If you have ever gone to the fabric store with a measurement in mind for some fabric you need for a project, you know how confusing it can be if the fabric is sold in a different width than you expected. You are not sure if you should get more or less, or how it will affect the outcome of your project. If you had a little fabric conversion chart in your pocket, you could quickly look it up and know exactly how much to get.
Things You'll Need:
Make a fabric conversion chart by forming a box with 8 columns in it. Each of these columns will have a possible fabric width measurement in its heading. Start by placing the smallest width in the second column, that of 36 inches. Keep the first column for row titles. Fill in the other columns with the numbers 40, 45, 50, 55, 60 and 65 in the top header.
Draw a line under the first row of number. Now in the second row, write the length of the fabric in inches, increasing by 9 inches or 1/4 yard on each row. This will give you a more accurate reading when you want to purchase an exact amount of fabric.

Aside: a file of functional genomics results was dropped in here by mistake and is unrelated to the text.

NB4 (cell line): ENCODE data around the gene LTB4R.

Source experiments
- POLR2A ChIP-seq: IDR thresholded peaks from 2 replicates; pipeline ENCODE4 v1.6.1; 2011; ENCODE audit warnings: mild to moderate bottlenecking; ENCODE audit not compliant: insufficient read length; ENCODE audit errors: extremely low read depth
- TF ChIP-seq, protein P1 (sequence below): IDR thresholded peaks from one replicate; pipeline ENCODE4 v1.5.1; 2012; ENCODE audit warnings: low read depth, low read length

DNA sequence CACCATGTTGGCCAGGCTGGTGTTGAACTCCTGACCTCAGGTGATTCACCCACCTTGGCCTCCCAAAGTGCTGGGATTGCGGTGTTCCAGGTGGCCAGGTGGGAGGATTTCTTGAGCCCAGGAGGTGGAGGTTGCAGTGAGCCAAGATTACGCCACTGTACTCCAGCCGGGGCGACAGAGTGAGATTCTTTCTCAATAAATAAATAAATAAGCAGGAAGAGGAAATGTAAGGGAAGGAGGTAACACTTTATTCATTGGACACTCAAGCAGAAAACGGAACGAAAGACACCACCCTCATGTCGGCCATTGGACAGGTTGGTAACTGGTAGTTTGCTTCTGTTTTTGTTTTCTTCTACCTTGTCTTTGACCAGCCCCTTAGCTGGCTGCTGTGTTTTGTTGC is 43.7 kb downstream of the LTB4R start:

Plan on 60 inches being the normal width of fabric. To figure the square inches, just multiply the width times the length. In this case, the width is 60 inches and the length is 36 inches or 1 yard. The total square inches for this standard piece of cloth is 2,160 square inches. If the cloth is smaller than this, then subtract. If it is larger, then you need to add more fabric.
Use the equation, 2160 - (length x width) / width to get the amount more or less to fill in the columns. You can use a Microsoft Excel spreadsheet to fill in the whole chart. Or there is a copy of a chart that you can print, which is the image for this article. Print this chart or the one you have created for your preferences, and keep it handy.
Maryland resident Heide Braley is a professional writer who contributes to a variety of websites. She has focused more than 10 years of research on botanical and garden articles and was awarded a membership to the Society of Professional Journalists. Braley has studied at Pennsylvania State University and Villanova University.